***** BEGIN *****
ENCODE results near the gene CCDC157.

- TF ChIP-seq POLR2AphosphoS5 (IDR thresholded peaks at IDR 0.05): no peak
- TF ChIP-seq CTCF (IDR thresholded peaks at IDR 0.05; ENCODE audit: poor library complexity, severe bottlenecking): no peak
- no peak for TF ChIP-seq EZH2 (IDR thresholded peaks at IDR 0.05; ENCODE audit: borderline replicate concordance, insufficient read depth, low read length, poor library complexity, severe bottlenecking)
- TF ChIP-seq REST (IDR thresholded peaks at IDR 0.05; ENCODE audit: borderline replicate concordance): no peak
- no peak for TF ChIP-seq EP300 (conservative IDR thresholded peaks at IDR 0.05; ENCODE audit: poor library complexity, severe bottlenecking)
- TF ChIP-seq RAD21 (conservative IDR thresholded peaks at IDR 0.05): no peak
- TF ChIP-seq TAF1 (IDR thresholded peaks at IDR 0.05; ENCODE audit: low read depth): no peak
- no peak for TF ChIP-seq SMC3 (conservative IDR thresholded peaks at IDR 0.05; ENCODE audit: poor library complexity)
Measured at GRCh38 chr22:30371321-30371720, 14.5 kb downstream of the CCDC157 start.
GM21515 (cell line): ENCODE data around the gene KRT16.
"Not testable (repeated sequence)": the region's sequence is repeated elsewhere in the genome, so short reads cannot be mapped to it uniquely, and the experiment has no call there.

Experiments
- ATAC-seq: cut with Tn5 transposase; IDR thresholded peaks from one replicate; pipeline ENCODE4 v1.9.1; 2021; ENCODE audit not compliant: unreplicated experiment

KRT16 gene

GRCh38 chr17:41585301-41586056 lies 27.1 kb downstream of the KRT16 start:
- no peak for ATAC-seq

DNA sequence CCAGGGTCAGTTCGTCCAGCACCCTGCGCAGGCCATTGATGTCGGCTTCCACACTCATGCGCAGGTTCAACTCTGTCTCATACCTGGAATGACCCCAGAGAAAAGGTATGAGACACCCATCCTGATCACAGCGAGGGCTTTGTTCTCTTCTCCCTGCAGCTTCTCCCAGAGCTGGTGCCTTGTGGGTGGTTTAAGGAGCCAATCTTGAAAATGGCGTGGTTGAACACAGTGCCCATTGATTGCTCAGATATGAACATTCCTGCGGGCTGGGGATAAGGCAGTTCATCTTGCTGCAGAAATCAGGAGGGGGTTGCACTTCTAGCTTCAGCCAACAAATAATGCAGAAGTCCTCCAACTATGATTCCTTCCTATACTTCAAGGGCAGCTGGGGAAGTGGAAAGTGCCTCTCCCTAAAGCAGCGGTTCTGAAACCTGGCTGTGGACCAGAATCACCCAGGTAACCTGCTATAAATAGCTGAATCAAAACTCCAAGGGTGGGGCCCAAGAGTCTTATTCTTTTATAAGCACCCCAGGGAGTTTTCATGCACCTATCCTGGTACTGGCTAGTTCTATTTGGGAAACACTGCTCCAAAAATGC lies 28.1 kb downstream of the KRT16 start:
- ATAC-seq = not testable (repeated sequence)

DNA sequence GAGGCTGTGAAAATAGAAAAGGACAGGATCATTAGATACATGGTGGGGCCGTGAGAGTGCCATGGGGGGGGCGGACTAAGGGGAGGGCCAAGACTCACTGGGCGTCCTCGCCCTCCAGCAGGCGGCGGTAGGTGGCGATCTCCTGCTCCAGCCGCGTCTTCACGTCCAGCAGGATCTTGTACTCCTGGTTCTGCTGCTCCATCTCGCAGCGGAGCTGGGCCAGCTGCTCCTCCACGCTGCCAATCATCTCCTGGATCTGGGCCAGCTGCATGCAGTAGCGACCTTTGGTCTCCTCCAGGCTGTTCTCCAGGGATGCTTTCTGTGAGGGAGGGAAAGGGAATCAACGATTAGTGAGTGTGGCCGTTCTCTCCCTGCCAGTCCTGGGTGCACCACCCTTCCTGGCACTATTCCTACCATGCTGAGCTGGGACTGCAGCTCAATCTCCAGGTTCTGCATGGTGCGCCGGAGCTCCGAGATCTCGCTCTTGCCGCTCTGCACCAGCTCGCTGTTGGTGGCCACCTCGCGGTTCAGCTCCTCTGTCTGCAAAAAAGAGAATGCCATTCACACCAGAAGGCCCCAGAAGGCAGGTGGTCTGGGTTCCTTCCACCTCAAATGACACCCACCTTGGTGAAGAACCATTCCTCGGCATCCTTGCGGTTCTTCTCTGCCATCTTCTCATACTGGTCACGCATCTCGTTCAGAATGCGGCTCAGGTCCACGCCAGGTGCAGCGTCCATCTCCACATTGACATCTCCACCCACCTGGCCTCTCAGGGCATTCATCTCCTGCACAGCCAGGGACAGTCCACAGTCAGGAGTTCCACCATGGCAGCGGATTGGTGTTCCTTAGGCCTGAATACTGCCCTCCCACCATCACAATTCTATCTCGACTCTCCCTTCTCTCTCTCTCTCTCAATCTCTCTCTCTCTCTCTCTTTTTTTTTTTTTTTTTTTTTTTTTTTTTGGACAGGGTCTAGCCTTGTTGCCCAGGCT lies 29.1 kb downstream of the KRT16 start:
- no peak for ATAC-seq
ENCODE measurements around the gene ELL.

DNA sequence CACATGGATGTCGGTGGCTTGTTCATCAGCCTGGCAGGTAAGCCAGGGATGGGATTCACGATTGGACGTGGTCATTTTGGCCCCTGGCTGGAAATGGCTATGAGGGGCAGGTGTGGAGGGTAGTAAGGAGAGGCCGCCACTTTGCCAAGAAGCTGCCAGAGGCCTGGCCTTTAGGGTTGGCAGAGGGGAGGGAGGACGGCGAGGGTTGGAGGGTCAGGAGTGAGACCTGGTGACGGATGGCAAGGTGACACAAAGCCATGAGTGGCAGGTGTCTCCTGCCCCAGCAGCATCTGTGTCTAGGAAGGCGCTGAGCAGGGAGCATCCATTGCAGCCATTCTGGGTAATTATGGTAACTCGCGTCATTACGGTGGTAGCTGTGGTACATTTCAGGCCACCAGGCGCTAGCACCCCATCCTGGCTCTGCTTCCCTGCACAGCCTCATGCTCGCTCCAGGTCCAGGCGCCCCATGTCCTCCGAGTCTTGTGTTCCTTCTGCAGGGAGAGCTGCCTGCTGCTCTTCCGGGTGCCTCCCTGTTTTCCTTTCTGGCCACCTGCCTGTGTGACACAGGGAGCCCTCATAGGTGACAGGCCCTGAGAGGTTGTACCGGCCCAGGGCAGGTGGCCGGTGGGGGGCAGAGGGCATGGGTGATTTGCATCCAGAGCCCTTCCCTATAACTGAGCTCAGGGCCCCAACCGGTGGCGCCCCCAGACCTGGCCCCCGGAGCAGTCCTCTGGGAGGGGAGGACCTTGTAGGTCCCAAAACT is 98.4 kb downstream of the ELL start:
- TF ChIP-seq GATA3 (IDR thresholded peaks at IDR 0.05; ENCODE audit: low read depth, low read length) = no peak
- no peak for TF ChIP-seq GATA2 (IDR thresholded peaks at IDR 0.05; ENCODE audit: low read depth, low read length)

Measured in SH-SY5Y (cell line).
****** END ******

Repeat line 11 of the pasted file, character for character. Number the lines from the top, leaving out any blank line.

GM21515 (cell line): ENCODE data around the gene KRT16.